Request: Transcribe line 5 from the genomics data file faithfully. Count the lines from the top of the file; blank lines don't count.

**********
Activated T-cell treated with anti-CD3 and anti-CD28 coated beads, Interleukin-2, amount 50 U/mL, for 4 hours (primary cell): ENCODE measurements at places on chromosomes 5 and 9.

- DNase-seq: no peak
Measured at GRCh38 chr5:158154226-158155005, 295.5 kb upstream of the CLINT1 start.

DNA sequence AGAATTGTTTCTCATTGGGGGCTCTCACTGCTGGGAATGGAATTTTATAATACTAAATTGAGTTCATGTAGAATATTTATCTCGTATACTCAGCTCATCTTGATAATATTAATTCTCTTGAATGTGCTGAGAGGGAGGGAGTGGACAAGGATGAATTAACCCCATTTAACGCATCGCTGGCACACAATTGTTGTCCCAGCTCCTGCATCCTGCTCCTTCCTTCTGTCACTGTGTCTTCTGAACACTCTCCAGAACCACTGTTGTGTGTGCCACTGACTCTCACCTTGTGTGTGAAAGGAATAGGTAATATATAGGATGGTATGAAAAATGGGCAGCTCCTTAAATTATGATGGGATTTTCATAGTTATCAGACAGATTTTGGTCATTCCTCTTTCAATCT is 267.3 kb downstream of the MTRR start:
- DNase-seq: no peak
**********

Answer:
- DNase-seq: no peak